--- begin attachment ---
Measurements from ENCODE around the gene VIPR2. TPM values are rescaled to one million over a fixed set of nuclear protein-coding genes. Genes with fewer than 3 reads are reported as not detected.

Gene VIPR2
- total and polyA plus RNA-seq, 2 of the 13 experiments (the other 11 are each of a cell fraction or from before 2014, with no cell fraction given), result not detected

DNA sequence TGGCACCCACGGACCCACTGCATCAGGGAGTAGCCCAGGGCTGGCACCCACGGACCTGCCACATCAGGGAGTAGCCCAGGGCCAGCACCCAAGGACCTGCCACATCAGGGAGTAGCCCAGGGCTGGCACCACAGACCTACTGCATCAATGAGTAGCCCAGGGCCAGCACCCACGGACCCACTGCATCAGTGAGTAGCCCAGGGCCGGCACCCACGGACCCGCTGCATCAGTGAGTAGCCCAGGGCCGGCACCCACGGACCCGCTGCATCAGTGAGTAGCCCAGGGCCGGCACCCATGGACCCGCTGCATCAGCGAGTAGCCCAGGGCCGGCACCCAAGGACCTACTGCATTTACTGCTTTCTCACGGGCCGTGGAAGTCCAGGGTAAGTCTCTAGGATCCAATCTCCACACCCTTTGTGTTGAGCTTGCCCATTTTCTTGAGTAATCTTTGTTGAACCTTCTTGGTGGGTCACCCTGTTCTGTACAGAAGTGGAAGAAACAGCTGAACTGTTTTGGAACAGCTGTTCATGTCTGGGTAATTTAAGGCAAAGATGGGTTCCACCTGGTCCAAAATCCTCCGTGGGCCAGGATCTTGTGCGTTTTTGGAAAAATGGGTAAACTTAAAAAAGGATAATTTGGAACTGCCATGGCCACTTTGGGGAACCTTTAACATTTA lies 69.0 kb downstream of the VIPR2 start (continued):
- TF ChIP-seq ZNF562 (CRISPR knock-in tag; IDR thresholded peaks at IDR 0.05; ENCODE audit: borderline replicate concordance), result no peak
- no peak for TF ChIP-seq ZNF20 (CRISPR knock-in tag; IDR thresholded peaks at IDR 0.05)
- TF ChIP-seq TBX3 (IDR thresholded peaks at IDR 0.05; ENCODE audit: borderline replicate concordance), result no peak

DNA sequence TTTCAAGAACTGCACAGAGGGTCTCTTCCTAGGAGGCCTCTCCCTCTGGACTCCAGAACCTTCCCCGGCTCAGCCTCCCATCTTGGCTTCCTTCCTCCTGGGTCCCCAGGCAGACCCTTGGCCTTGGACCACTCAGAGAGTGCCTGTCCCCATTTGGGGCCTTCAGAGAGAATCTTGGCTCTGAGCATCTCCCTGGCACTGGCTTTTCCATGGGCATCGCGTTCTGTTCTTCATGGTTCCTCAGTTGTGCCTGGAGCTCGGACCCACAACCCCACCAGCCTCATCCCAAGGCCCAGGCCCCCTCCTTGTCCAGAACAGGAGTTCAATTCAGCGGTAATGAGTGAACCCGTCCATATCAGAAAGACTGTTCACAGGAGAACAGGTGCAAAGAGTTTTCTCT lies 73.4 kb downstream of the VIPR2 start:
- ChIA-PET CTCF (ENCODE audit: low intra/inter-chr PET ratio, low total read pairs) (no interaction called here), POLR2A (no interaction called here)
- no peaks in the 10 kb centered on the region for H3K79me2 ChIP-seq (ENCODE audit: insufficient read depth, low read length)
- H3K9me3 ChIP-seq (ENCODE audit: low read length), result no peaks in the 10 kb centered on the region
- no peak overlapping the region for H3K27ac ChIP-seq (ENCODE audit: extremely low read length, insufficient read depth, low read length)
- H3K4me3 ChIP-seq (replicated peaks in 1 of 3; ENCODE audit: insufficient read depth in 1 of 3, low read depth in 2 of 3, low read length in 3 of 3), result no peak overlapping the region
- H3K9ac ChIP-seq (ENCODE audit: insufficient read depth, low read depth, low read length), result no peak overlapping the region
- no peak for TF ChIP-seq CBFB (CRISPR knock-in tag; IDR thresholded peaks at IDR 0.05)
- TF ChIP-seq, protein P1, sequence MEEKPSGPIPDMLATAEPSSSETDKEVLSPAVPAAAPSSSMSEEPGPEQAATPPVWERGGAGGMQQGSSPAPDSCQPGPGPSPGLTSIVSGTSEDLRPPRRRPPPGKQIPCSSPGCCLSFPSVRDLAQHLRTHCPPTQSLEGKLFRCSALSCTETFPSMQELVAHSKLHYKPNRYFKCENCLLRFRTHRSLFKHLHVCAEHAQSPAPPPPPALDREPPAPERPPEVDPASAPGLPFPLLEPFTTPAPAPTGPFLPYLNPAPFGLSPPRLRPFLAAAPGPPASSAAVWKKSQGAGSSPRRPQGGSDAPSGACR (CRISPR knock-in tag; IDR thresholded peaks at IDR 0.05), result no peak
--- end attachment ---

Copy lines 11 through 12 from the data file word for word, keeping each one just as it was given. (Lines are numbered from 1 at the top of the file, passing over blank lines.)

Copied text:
- H3K9me3 ChIP-seq (ENCODE audit: low read length), result no peaks in the 10 kb centered on the region
- no peak overlapping the region for H3K27ac ChIP-seq (ENCODE audit: extremely low read length, insufficient read depth, low read length)